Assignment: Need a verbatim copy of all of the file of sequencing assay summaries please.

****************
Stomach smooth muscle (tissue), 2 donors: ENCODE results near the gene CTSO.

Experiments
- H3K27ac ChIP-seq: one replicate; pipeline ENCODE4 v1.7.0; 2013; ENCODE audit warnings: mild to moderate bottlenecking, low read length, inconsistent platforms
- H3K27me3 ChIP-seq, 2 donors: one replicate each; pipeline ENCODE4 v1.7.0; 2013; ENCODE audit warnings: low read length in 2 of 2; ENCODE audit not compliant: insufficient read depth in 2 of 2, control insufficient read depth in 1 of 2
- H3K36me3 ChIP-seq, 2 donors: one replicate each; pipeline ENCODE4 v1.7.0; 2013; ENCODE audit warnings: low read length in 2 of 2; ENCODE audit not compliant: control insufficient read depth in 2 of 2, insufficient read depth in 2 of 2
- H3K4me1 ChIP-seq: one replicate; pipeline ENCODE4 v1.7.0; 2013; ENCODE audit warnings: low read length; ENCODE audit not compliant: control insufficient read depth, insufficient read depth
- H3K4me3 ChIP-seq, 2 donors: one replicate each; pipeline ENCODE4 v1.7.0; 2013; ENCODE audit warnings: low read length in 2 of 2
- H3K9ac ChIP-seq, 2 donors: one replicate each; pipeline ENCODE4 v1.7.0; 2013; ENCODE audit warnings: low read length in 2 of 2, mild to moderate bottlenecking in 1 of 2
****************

Stomach smooth muscle (tissue), 2 donors: ENCODE results near the gene CTSO.

Experiments
- H3K27ac ChIP-seq: one replicate; pipeline ENCODE4 v1.7.0; 2013; ENCODE audit warnings: mild to moderate bottlenecking, low read length, inconsistent platforms
- H3K27me3 ChIP-seq, 2 donors: one replicate each; pipeline ENCODE4 v1.7.0; 2013; ENCODE audit warnings: low read length in 2 of 2; ENCODE audit not compliant: insufficient read depth in 2 of 2, control insufficient read depth in 1 of 2
- H3K36me3 ChIP-seq, 2 donors: one replicate each; pipeline ENCODE4 v1.7.0; 2013; ENCODE audit warnings: low read length in 2 of 2; ENCODE audit not compliant: control insufficient read depth in 2 of 2, insufficient read depth in 2 of 2
- H3K4me1 ChIP-seq: one replicate; pipeline ENCODE4 v1.7.0; 2013; ENCODE audit warnings: low read length; ENCODE audit not compliant: control insufficient read depth, insufficient read depth
- H3K4me3 ChIP-seq, 2 donors: one replicate each; pipeline ENCODE4 v1.7.0; 2013; ENCODE audit warnings: low read length in 2 of 2
- H3K9ac ChIP-seq, 2 donors: one replicate each; pipeline ENCODE4 v1.7.0; 2013; ENCODE audit warnings: low read length in 2 of 2, mild to moderate bottlenecking in 1 of 2